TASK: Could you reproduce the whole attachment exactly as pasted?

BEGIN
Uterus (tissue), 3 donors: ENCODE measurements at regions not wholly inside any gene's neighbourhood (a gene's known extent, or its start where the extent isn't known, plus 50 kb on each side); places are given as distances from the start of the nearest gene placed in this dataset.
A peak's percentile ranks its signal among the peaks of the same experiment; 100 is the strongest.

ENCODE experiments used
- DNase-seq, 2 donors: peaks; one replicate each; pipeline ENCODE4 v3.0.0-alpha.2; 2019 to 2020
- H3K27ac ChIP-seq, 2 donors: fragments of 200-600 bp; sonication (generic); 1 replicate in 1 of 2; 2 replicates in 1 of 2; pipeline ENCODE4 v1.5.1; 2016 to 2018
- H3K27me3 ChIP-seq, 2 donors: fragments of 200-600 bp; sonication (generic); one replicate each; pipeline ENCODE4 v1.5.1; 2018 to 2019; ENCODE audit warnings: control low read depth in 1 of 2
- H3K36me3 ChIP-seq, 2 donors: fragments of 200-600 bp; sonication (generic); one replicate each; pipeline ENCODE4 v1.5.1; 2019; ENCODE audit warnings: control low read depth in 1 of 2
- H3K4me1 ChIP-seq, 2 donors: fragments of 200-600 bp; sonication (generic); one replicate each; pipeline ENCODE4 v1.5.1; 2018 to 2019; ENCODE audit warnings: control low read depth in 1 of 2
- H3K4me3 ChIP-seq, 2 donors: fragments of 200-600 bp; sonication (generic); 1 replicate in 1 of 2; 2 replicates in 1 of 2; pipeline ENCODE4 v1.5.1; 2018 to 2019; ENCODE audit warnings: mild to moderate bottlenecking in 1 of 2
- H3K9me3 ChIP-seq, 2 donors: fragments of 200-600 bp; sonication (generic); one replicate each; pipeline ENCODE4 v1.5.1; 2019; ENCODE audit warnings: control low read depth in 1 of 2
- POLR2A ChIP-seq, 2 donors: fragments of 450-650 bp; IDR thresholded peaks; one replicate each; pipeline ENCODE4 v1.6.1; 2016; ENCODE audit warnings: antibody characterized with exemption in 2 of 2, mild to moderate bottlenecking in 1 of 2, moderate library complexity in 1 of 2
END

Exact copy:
Uterus (tissue), 3 donors: ENCODE measurements at regions not wholly inside any gene's neighbourhood (a gene's known extent, or its start where the extent isn't known, plus 50 kb on each side); places are given as distances from the start of the nearest gene placed in this dataset.
A peak's percentile ranks its signal among the peaks of the same experiment; 100 is the strongest.

ENCODE experiments used
- DNase-seq, 2 donors: peaks; one replicate each; pipeline ENCODE4 v3.0.0-alpha.2; 2019 to 2020
- H3K27ac ChIP-seq, 2 donors: fragments of 200-600 bp; sonication (generic); 1 replicate in 1 of 2; 2 replicates in 1 of 2; pipeline ENCODE4 v1.5.1; 2016 to 2018
- H3K27me3 ChIP-seq, 2 donors: fragments of 200-600 bp; sonication (generic); one replicate each; pipeline ENCODE4 v1.5.1; 2018 to 2019; ENCODE audit warnings: control low read depth in 1 of 2
- H3K36me3 ChIP-seq, 2 donors: fragments of 200-600 bp; sonication (generic); one replicate each; pipeline ENCODE4 v1.5.1; 2019; ENCODE audit warnings: control low read depth in 1 of 2
- H3K4me1 ChIP-seq, 2 donors: fragments of 200-600 bp; sonication (generic); one replicate each; pipeline ENCODE4 v1.5.1; 2018 to 2019; ENCODE audit warnings: control low read depth in 1 of 2
- H3K4me3 ChIP-seq, 2 donors: fragments of 200-600 bp; sonication (generic); 1 replicate in 1 of 2; 2 replicates in 1 of 2; pipeline ENCODE4 v1.5.1; 2018 to 2019; ENCODE audit warnings: mild to moderate bottlenecking in 1 of 2
- H3K9me3 ChIP-seq, 2 donors: fragments of 200-600 bp; sonication (generic); one replicate each; pipeline ENCODE4 v1.5.1; 2019; ENCODE audit warnings: control low read depth in 1 of 2
- POLR2A ChIP-seq, 2 donors: fragments of 450-650 bp; IDR thresholded peaks; one replicate each; pipeline ENCODE4 v1.6.1; 2016; ENCODE audit warnings: antibody characterized with exemption in 2 of 2, mild to moderate bottlenecking in 1 of 2, moderate library complexity in 1 of 2